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Graham Kendrick “Ultimate Collection” Album Review

Graham Kendrick

Prime Cuts: Knowing You Jesus, Shine Jesus Shine, Love Each Other

Graham Kendrick is not one to treat Jesus as a transcendent boyfriend of the church. While many worship songs these days can easily pass muster if they were vying for a spot on secular radio, Kendrick is not content to treat worship songs as one of those sanctified mushy love songs.  Decades before Hillsong Worship thought about setting the Apostles Creed to music, Kendrick has had already been setting the great truths of Christian doctrines to music in ways that are memorable and palatable.  Thus, it's no exaggeration when songwriter Stuart Townend prophesies, "I have no doubt that in 100 years' time the name of Kendrick will be alongside Watts and Wesley in the list of the UK's greatest hymn writers."  Yet, one doesn't have to wait a century to see the fruition of such a prophecy.  How many hymn books today have included Kendrick's "Shine Jesus Shine" right next to the works of Watts and Wesley?  And how many churches today still sing to the compositions of Kendrick such as "Knowing You Jesus" and "Amazing Love" with the same gusto as they would those ancient hymns?

"Ultimate Collection" is a "best of" collection of some of Kendricks' more notable songs garnered from his previously released albums up till 2013's "Worship Duets." Just like the other volumes in this Integrity Music designed series, there are no new songs on the set.  However, it does contain 15 of Kendricks' finest compositions in one disc.  So, if one could decipher two reasons why Kendrick is indispensable to worship music as reflection in this collection of songs, here they are:  first, as aforementioned, Kendrick is not afraid to go deep in his worship. Often Kendrick goes deep to expound on Biblical themes with forethought, poetry, and unction.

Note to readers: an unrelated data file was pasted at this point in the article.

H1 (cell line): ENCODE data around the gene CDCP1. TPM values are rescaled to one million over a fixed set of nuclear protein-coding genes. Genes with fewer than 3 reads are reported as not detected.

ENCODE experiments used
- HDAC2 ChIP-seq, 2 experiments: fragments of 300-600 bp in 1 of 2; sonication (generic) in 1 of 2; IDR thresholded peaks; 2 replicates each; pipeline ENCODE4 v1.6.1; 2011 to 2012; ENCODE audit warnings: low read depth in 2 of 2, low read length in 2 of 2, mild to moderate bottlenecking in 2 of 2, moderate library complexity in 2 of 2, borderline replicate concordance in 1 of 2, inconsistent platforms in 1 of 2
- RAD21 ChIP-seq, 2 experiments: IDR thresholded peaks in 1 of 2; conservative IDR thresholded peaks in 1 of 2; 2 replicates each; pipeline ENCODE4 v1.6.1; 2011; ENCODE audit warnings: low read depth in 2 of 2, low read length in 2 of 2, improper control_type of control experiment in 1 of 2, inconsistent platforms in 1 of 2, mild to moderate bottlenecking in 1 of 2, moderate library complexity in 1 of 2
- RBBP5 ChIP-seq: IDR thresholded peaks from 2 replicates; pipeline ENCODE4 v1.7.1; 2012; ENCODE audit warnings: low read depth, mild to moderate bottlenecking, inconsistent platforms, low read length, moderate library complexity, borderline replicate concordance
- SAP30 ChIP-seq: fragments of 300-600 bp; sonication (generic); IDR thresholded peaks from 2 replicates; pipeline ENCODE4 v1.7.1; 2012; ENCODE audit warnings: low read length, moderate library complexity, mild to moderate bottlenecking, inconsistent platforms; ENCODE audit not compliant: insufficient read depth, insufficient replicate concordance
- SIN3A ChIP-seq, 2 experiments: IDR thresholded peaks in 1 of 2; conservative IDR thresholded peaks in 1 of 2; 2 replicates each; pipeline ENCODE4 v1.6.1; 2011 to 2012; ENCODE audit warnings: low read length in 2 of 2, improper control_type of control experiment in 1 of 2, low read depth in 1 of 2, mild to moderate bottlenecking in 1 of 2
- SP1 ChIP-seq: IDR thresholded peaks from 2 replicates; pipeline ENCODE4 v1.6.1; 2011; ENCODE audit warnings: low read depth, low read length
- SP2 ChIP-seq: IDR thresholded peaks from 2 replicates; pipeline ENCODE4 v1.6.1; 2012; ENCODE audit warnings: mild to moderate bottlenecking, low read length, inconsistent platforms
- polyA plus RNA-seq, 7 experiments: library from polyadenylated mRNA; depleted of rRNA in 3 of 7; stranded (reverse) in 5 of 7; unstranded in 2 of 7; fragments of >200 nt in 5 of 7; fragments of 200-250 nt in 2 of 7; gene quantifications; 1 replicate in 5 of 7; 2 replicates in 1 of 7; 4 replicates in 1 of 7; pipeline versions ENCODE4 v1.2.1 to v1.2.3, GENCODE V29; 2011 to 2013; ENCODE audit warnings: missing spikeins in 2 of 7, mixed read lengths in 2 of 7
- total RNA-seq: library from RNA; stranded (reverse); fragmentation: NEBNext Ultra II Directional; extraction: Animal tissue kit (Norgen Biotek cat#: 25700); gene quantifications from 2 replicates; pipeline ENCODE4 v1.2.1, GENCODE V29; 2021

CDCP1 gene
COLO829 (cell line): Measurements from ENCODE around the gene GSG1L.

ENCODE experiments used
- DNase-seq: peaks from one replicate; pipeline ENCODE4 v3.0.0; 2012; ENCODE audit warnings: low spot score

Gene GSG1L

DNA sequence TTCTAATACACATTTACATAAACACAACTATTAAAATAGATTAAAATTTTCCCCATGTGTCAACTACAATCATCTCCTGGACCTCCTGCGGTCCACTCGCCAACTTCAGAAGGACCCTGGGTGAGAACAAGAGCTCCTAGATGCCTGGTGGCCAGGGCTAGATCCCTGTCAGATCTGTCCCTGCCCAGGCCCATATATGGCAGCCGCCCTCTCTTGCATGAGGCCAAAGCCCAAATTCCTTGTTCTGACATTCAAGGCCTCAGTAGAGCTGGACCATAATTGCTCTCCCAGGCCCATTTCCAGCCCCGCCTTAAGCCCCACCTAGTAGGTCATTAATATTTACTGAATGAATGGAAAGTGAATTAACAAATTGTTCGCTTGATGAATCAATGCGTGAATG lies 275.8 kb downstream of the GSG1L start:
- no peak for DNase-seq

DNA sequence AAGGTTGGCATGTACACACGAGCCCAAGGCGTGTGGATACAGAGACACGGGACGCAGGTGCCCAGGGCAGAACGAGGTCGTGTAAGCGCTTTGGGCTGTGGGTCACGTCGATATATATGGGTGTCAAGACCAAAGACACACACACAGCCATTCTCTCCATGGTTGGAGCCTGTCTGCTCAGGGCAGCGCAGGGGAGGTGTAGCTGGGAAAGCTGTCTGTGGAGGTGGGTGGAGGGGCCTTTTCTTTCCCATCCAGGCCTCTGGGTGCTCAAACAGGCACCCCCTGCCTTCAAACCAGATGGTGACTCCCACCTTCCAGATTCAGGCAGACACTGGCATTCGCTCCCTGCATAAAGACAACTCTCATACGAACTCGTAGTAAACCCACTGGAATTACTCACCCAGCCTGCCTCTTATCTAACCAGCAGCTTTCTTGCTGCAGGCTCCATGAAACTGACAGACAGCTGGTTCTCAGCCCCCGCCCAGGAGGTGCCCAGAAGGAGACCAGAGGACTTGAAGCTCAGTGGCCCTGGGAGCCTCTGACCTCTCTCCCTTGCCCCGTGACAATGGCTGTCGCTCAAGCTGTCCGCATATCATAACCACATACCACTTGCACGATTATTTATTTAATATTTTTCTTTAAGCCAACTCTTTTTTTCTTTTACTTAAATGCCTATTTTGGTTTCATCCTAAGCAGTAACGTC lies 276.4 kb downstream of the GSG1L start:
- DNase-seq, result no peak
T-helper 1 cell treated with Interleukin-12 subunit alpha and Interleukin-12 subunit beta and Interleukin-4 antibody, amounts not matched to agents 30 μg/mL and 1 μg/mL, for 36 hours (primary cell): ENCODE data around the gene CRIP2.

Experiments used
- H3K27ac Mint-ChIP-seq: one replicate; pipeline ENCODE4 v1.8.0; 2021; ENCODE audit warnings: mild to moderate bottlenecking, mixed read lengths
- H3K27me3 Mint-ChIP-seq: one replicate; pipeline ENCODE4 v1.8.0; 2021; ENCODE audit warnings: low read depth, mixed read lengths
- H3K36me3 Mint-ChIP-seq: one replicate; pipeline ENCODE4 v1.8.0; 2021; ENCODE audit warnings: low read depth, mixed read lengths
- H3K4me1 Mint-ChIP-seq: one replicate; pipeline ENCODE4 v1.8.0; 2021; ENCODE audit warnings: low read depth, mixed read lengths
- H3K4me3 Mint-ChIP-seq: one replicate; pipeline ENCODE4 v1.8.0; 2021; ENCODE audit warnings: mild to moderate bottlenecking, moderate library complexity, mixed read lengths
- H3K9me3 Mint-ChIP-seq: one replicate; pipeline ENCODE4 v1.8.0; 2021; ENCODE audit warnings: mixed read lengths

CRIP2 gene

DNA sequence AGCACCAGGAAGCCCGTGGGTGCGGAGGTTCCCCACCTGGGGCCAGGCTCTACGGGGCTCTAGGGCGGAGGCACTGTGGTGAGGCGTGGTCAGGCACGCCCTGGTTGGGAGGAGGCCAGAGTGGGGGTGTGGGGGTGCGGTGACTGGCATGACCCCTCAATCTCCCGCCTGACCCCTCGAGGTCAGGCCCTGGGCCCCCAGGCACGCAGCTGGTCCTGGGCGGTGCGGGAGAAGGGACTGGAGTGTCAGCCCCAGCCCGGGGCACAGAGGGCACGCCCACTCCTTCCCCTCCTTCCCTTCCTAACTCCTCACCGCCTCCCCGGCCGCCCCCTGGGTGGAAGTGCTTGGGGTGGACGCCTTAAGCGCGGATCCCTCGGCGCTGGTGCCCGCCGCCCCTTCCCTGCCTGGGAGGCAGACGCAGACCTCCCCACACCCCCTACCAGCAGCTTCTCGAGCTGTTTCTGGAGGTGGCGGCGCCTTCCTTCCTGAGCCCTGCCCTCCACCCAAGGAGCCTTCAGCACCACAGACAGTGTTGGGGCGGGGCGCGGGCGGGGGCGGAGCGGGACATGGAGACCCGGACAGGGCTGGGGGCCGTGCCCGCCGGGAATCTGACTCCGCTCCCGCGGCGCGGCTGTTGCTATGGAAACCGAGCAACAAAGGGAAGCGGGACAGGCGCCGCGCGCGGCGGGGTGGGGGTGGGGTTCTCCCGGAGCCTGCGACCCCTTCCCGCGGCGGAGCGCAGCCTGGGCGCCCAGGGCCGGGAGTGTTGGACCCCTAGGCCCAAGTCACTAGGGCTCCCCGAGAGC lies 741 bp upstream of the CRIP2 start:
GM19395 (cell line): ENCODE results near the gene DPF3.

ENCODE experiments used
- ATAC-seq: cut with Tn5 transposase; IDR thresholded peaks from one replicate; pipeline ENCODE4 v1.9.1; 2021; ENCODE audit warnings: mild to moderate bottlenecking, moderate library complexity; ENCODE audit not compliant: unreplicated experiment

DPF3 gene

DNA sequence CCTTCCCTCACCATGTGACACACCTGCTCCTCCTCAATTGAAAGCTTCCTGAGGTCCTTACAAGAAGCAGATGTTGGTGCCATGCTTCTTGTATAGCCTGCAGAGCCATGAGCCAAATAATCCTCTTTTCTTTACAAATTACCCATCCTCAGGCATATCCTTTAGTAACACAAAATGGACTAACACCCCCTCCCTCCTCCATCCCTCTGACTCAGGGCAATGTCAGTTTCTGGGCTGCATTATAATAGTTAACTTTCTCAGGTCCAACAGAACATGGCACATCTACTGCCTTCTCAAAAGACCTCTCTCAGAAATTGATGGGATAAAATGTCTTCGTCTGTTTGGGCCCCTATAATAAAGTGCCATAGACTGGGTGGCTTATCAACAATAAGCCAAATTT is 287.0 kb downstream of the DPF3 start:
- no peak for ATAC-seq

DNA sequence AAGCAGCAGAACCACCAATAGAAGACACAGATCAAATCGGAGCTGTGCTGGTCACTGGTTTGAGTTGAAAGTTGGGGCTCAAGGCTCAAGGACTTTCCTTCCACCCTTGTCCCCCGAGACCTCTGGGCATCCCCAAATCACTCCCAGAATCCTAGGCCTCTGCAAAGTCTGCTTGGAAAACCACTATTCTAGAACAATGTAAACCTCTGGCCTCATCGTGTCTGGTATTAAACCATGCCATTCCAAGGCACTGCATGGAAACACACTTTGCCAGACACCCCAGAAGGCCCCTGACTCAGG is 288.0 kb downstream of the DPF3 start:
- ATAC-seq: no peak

Take "Shine Jesus Shine," as a prime example, each verse in this hymn-like anthem takes the Biblical idea that "Jesus is light" and expands on it in three different contexts over the flow of its three verses.  Starting off with how the light of Jesus breaks forth like a beam across the darkness of creation in the first verse, Kendrick moves along redemptive history to how Christ's light exposes sin at the Cross in the second verse before anchoring on Christ's second coming where his light will illuminate all of heaven and earth.  Further, Kendrick doesn't shy away from (sometimes) thorny theological issues.  "Servant King," for instance, finds Kendrick handling the tension between the Lordship and the servant nature of Jesus judiciously.

Second, Kendrick never sees a divide between hymns and "choruses."  Way back in the 70s and into the 80s, worship songs were also known as "choruses;" they were often short, repetitive and many do not have more than a verse and a refrain.  Many of these "choruses" were pithy, over simplistic and at times shallow.  Even though Kendrick was at his prime during this era, Kendrick fought hard against turning his songs into ditties. Songs such as "Love Each Other," "We Believe" and "Meekness and Majesty" are in fact so erudite that they almost function like theological treasties with memorable lines one can chew on for days.  In fact, his acumen for songs with great hymn structures have paved the way for later writers such as Stuart Townend and the Gettys. 

Thanks to Integrity Music, "Ultimate Collection" takes us back to some of Kendrick's greatest moments. One can't help but give thanks to God as these songs certainly provide the church with invigorating vocabulary in her worship in ways that are Biblically responsible and melodiously pleasing.     

 

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